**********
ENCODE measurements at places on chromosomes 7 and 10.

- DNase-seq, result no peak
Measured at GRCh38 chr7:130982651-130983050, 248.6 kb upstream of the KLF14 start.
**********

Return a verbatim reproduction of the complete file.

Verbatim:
ENCODE measurements at places on chromosomes 7 and 10.

- DNase-seq, result no peak
Measured at GRCh38 chr7:130982651-130983050, 248.6 kb upstream of the KLF14 start.